Not only are our relationships curved or bent in on self because of sin, so is all of creation. In fact, creation “groans” (Rom. 8:22) because of sin, and “creation waits with eager longing for the revealing of the sons of God” (Rom. 8:19). Because of sin, we live in a fallen and broken world, one that is not the way it was supposed to be. As a result we get sick, we suffer, we die. Specifically, we suffer from COVID-19. Of course, for Christians, these griefs, this sadness, these pains and sorrows are intermixed with trust and joy, because the fall and sin and groaning do not have the final word. God does, and he addresses sin and its effects, these curves, through the Son, God the Son.
“But God” . . . makes all the difference. Being in Adam or being in sin or being in a state spiritual death or being under God’s wrath or being curved is not the complete story. It is an accurate description of the story, but it is incomplete. There is more to the story, the good news, the gospel.
In our curved state, apart from Christ, we are weak and ungodly. We were not left in that state. Although there was no reason for God to act in and through God the Son, Jesus Christ, because of his love, his grace, and his mercy, he did. Paul writes, “For while we were still weak, at the right time Christ died for the ungodly. For one will scarcely die for a righteous person-- though perhaps for a good person one would dare even to die--but God shows his love for us in that while we were still sinners, Christ died for us.” God’s love is manifest in Christ’s death. Jesus Christ, the God-ly died for the ungodly. And he died this death on our behalf even while we were still guilty sinners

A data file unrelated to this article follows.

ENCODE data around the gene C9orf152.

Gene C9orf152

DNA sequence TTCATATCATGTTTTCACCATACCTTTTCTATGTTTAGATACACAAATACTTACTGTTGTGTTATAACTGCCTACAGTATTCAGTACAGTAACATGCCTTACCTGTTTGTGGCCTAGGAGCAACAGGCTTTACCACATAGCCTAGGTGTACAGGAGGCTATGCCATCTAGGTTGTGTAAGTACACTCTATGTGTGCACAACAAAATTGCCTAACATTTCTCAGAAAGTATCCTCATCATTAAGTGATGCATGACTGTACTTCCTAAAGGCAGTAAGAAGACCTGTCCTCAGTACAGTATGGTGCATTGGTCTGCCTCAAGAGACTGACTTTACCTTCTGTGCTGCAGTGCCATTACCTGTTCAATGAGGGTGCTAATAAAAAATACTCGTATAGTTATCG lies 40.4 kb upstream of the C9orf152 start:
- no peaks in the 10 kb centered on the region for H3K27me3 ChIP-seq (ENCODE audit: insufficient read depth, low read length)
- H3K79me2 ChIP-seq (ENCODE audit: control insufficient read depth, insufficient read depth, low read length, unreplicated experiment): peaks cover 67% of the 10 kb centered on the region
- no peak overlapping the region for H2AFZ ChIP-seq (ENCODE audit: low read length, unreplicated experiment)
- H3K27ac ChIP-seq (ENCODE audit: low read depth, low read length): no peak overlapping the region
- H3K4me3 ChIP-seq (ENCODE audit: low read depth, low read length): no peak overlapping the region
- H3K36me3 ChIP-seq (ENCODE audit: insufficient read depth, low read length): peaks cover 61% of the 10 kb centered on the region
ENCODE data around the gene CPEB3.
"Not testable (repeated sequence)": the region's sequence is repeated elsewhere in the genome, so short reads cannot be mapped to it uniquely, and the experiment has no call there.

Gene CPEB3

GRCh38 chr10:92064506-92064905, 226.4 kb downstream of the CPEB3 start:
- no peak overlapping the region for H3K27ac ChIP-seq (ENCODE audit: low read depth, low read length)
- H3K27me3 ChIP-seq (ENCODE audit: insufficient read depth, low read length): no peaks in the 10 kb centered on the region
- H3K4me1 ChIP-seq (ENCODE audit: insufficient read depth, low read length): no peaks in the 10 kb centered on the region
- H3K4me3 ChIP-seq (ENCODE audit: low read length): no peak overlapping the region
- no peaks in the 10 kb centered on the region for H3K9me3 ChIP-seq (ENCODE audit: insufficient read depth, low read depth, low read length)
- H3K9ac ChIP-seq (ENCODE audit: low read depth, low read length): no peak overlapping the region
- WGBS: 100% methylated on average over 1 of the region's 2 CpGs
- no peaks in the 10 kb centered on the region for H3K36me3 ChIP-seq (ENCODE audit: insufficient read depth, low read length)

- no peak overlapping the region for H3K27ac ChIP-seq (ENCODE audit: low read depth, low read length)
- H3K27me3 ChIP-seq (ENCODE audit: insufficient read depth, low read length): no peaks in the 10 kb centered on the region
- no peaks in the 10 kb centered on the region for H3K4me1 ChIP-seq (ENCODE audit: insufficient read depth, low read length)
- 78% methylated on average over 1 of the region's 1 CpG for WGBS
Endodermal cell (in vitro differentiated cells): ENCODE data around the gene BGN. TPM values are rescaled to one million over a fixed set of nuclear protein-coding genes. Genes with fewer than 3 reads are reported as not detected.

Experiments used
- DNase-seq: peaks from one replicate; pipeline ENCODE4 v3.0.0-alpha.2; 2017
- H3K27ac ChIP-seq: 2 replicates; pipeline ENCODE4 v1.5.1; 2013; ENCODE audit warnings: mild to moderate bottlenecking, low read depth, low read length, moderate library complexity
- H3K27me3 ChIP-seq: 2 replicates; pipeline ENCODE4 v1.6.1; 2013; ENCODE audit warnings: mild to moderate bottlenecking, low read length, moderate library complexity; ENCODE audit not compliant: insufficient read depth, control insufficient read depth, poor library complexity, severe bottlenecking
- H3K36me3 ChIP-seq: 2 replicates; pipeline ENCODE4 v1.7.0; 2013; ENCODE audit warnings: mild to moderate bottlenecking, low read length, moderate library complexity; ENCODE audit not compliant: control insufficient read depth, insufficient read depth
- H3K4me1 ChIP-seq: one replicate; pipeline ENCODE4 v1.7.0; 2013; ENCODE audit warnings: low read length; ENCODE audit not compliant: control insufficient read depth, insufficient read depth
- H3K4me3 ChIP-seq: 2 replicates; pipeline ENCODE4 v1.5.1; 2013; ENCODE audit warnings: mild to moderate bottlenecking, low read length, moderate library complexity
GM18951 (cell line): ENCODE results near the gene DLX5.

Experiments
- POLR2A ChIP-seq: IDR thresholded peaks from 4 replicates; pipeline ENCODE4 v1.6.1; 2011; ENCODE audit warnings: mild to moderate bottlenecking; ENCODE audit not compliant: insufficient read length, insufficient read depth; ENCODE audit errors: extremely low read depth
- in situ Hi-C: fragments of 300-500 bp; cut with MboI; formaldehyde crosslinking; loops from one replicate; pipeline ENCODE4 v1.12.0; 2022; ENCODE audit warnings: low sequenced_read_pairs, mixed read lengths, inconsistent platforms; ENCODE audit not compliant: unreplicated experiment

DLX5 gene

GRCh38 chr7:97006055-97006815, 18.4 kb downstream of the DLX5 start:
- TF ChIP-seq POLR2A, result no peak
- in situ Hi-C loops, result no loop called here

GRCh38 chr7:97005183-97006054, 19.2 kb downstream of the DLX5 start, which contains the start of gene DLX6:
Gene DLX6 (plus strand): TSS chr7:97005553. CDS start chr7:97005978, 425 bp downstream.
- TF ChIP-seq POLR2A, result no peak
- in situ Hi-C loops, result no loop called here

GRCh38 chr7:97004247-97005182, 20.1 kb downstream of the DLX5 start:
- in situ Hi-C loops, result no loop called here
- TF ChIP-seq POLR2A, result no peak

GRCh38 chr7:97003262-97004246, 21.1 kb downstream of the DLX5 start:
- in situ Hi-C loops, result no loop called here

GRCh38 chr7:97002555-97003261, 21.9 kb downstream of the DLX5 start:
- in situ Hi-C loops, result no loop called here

Christ’s death is the heart of the gospel, the heart of the story of redemption. It is not all there is to the work of Christ, since there is also a burial and a resurrection that vindicate the person and work of Christ (Rom. 1:3-4) and validate the story. These works of Christ and of first importance to the gospel: “For I delivered to you as of first importance what I also received: that Christ died for our sins in accordance with the Scriptures, that he was buried, that he was raised on the third day in accordance with the Scriptures” (1 Cor. 15:3-4).
The profound truth is captured in the text of Scripture that addresses the great exchange, a double imputation (I speak personally, because making it true personally is the ground of this being true corporately): my sin (and death) is imputed to Christ, i.e., he bears my sin as my substitute and dies the death I deserve, and Christ’s righteousness is imputed to me, i.e., not only are my sins forgiven, but Christ’s perfect righteousness is imputed to me and my account before God, meaning my Judge is also my Savior. Here is this way this doctrinally dense truth is stated: “For our sake he made him to be sin who knew no sin, so that in him we might become the righteousness of God” (2 Cor. 5:21). And this righteousness of God comes “through faith in Christ” (Phil. 3:9).